Turkish President Recep Tayyip Erdogan said on Wednesday that the delivery of the Russian S-400 missile defense systems could be earlier than initially planned, AFP reported.
"The S-400 missile defense system was to be delivered in July, maybe we will bring this forward," Erdogan was quoted as having told Turkish journalists on board his plane after a Russia visit, the local Hurriyet newspaper said.
Erdogan was in Moscow on Monday for talks with Russian President Vladimir Putin, with the S-400 purchase and joint coordination in Syria on the agenda.
"This step that we have taken for our country's security neither targets a third country nor does it give our sovereign rights over to a third country," Erdogan said.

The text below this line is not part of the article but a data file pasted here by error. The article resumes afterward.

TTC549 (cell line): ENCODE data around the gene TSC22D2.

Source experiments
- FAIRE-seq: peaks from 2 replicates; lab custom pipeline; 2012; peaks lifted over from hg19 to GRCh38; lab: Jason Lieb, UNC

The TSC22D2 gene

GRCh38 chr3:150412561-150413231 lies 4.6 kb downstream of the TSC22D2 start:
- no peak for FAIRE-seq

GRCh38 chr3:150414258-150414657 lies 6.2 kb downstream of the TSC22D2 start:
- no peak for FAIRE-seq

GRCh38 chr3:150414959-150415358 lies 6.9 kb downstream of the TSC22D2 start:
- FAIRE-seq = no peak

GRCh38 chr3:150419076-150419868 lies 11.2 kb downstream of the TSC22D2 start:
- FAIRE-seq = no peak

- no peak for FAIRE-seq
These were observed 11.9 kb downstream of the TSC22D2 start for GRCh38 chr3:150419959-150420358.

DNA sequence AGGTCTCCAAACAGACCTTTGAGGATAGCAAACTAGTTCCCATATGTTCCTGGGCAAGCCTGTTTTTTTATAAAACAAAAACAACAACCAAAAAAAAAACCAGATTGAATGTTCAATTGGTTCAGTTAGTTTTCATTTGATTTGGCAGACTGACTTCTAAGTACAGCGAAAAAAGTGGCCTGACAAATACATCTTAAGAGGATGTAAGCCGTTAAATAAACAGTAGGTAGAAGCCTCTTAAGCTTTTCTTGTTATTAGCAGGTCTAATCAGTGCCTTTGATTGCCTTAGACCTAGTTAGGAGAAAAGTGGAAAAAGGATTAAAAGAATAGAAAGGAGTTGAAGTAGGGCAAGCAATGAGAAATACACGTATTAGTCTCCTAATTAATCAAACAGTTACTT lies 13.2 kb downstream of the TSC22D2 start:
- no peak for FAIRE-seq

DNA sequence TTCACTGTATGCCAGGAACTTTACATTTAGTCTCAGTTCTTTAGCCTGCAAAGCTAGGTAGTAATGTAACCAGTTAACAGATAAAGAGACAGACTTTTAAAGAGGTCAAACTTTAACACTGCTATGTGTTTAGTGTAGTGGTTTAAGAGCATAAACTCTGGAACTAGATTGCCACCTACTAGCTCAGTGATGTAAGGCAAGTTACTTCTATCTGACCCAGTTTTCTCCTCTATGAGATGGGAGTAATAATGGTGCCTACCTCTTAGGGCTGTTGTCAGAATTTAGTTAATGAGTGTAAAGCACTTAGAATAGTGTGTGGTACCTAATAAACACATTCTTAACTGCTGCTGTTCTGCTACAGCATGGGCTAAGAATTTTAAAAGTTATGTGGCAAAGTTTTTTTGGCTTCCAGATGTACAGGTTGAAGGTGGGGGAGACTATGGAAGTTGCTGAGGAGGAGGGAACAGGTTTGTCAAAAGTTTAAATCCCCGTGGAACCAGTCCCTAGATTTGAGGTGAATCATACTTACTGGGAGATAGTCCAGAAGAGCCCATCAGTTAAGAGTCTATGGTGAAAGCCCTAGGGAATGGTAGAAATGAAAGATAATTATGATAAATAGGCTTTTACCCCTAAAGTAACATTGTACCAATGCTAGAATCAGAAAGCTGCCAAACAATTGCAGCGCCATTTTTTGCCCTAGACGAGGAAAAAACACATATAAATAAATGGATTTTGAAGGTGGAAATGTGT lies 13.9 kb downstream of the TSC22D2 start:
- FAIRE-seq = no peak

Ankara's push to buy the systems from Moscow has caused tensions with the US, its NATO ally.
The US believes the S-400 sale is part of Russian efforts to disrupt the alliance amid Western concern over Erdogan's burgeoning relationship with Russian President Vladimir Putin.
US officials said last week that Washington had stopped delivery of F-35 fighter jet parts to Turkey in response to Ankara's decision to move ahead with the purchase of the Russian surface-to-air missile system.
Turkish officials insist that the deal to purchase the S-400 does not affect the security of the US and have stressed that they will go ahead with the deal despite Washington’s objections.
In a bid to stop Turkey purchasing the S-400s, the US has offered to sell the US Patriot system but Turkish Foreign Minister Mevlut Cavusoglu said this was not guaranteed.
"If the United States does not want to sell the Patriot, tomorrow we can buy a second S-400, or another defense system," he was quoted as having said during an interview with the local NTV broadcaster.
He said Turkey did not only need the S-400s but also "other defense systems".